1. Classification-instantiation link: A source thing, which is an object class or a process class connect to one or more destination things, which are valued instances of the source thing's pattern, i.e. the features specified by the pattern acquire explicit values. This relation provides the modeler with an explicit mechanism for expressing the relationship between a class and its instances created by the provision of feature values. Graphically, a small black circle inside an otherwise empty larger triangle with apex connecting by a line to the class thing and the instance things connecting by lines to the opposite base defines the classification-instantiation relation link. The syntax is: Instance-thing is an instance of Class-thing.
  2. Instances of object class and process class
State-specified structural relations and links
  1. State-specified characterization relation and link: An exhibition-characterization relation from a specialized object that exhibits a value for a discriminating attribute of that object, meaning that the specialized object shall have only that value. Graphically, the exhibition-characterization link triangular symbol, with its apex connecting to the specialized object and its opposite base connecting to the value, defines the state-specified characterization relation. The syntax is: Specialized-object exhibits value-name Attribute-Name.
  2. State-specified tagged structural relations and links: A structural relation between a state of an object or value of an attribute and another object or its state or value, meaning that these two entities are associated with the tag expressing the semantics of the association. In case of a null tag (i.e., the tag is not specified), the corresponding default null tag is used. Three groups of state-specified tagged structural relations exist: (1) source state-specified tagged structural relation, (2) destination state-specified tagged structural relation, (3) source-and-destination state-specified tagged structural relation. Each of these groups includes the appropriate unidirectional, bidirectional, and reciprocal tagged structural relation, giving rise to seven kinds of state-specified tagged structural relation link and corresponding OPL sentences.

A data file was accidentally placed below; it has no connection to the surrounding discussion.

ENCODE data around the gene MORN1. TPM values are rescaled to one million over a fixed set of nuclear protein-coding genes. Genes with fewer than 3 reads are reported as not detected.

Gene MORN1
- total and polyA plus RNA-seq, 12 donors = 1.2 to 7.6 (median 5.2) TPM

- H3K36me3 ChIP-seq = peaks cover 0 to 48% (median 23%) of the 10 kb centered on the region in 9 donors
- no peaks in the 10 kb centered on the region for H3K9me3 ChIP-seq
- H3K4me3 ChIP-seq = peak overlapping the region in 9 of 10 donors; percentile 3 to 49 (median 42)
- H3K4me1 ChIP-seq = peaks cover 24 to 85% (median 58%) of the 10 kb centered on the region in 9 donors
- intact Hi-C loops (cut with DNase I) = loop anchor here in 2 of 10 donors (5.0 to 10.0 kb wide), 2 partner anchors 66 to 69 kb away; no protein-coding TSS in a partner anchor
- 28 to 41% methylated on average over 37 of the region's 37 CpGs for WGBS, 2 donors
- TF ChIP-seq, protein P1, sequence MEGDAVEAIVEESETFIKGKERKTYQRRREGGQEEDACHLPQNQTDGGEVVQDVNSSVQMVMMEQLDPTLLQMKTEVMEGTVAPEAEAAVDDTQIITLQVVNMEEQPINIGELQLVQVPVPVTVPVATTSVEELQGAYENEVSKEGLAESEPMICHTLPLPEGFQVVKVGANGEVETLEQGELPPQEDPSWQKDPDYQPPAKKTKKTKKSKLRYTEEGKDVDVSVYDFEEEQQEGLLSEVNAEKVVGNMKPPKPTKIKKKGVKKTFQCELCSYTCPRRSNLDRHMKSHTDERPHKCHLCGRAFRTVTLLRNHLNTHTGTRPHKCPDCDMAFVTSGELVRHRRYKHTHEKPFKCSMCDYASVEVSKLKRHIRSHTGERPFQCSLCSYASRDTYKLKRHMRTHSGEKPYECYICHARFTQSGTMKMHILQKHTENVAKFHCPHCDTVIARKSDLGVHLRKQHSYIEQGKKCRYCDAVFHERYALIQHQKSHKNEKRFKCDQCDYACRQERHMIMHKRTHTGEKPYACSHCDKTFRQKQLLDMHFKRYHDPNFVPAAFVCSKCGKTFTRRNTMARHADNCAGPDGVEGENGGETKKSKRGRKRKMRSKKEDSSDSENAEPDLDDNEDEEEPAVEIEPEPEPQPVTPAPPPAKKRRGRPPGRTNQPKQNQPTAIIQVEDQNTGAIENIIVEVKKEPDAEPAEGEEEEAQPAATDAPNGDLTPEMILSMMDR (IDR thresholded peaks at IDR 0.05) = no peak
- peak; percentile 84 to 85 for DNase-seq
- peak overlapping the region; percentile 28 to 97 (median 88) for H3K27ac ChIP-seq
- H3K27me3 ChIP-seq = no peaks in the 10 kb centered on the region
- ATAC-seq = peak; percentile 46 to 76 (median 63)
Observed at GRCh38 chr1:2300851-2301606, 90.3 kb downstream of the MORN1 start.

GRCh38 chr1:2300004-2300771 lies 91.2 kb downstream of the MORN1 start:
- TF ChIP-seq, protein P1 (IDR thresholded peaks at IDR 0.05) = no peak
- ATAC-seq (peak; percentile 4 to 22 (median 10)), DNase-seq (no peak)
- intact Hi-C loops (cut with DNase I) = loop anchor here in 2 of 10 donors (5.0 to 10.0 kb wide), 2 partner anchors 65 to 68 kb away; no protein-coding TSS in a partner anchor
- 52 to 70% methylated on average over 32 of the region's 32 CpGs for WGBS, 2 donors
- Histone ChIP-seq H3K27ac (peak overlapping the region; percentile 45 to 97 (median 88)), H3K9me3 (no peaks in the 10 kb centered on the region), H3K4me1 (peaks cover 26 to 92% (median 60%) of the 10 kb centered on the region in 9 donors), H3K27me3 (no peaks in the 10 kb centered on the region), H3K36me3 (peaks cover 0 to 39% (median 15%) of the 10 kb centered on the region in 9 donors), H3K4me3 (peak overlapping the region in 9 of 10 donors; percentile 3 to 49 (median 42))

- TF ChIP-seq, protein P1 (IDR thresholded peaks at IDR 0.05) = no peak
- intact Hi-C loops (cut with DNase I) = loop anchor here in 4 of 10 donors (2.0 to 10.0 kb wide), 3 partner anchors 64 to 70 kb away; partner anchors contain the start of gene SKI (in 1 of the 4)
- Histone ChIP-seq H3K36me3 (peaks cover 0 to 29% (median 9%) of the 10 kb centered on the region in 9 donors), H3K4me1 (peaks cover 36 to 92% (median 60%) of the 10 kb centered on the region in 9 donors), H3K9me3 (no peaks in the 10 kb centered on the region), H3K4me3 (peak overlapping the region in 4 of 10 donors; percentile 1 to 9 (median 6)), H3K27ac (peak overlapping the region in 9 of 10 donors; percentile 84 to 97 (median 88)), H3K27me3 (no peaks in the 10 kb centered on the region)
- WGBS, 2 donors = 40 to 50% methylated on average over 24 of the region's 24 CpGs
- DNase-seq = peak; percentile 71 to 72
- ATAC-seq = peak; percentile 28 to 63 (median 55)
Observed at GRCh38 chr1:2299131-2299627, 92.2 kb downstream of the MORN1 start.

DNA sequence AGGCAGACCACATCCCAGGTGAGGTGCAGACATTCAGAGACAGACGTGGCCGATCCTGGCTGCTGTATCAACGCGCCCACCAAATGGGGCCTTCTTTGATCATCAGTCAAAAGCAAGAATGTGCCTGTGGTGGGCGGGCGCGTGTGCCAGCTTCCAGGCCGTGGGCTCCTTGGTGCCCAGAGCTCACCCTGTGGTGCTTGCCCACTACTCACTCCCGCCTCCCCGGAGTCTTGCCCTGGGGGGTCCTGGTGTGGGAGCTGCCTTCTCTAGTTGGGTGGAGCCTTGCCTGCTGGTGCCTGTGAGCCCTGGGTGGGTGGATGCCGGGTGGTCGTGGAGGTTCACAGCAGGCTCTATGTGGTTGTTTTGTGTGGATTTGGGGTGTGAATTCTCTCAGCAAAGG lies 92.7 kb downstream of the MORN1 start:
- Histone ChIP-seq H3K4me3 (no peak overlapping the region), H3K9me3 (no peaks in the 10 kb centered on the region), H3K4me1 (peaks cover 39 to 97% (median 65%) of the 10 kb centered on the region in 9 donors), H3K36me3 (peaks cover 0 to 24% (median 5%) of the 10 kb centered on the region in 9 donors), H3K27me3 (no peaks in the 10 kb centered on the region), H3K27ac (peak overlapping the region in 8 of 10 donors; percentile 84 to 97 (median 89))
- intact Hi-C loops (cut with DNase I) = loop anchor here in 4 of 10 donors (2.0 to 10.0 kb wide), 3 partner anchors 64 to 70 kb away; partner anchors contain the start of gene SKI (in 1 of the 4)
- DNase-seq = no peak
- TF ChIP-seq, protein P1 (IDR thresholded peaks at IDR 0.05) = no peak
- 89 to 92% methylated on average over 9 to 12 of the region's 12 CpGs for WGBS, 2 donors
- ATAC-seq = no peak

More information and examples can be found in Model-Based Systems Engineering with OPM and SysML, Chapter 3.3 "Adding structural links".[4]

Relationship cardinalities[edit]

Link cardinalities summary
Object multiplicity in structural and procedural links
Object multiplicity in structural and procedural links

Object multiplicity shall refer to a requirement or constraint specification on the quantity or count of object instances associated with a link. Unless a multiplicity specification is present, each end of a link shall specify only one thing instance. The syntax of an OPL sentence that includes an object with multiplicity shall include the object multiplicity preceding the object name, with the object name appearing in its plural form. Multiplicity specifications may appear in the following cases:

  1. to specify multiple source or destination object instances for a tagged structural link of any kind;
  2. to specify a participant object with multiple instances in an aggregation-participation link, where a different participation specification may be attached to each one of the parts of the whole;
  3. to specify an object with multiple instances in a procedural relation.
Object multiplicity expressions and constraints

Object multiplicity may include arithmetic expressions, which shall use the operator symbols "+", "–", "*", "/", "(", and ")" with their usual semantics and shall use the usual textual correspondence in the corresponding OPL sentences.

An integer or an arithmetic expression may constrain object multiplicity. Graphically, expression constraints shall appear after a semicolon separating them from the expression that they constrain and shall use the equality/inequality symbols "=", "<", ">", "<=", and ">=", the curly braces "{" and "}" for enclosing set members, and the membership operator "in" (element of, ∈), all with their usual semantics. The corresponding OPL sentence shall place the constraint phrase in bold letters after the object to which the constraint applies in the form ", where constraint".

Attribute value and multiplicity constraints

The expression of object multiplicity for structural and procedural links specifies integer values or parameter symbols that resolve to integer values. In contrast, the values associated with attributes of objects or processes may be integer or real values, or parameter symbols that resolve to integer or real values, as well as character strings and enumerated values. Graphically, a labelled, rounded-corner rectangle placed inside the attribute to which it belongs shall denote an attribute value with the value or value range (integers, real numbers, or string characters) corresponding to the label name. In OPL text, the attribute value shall appear in bold face without capitalization.

The syntax for an object with an attribute value OPL sentence shall be: Attribute of Object is value.

The syntax for an object with an attribute value range OPL sentence shall be: Attribute of Object range is value-range. A structural or a procedural link connecting with an attribute that has a real number value may specify a relationship constraint, which is distinct from an object multiplicity.